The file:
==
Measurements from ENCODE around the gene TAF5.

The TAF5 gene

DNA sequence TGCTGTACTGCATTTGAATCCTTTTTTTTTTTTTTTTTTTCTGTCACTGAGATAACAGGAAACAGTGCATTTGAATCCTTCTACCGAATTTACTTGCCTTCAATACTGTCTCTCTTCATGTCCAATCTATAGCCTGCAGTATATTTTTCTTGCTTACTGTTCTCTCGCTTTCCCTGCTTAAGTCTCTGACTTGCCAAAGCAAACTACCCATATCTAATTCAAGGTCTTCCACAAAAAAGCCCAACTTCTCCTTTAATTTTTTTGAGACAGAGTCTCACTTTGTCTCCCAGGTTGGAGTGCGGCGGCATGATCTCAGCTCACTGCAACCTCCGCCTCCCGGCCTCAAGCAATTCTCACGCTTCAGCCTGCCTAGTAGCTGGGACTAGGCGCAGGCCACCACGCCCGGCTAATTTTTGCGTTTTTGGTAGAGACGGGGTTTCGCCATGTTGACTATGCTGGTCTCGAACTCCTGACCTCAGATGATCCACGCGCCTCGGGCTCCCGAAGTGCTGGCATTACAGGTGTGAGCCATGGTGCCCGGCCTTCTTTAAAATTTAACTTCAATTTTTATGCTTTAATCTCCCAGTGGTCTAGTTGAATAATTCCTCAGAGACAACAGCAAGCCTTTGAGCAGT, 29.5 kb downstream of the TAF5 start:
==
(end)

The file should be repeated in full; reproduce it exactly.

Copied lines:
Measurements from ENCODE around the gene TAF5.

The TAF5 gene

DNA sequence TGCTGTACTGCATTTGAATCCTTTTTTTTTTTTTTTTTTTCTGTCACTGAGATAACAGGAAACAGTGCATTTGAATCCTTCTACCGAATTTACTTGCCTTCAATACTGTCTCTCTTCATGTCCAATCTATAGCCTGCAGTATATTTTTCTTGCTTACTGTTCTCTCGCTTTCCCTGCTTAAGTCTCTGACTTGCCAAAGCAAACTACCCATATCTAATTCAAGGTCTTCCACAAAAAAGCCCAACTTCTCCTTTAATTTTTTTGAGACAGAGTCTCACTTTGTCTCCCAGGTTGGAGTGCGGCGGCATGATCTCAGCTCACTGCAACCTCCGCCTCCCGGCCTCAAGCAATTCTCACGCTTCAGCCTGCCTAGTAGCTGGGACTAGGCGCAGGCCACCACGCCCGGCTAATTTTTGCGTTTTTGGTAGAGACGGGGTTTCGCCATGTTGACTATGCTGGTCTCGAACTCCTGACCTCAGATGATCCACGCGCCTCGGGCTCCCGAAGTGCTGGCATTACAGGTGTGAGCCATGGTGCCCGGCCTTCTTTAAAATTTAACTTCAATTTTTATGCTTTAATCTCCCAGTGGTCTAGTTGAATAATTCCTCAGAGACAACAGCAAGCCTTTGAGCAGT, 29.5 kb downstream of the TAF5 start: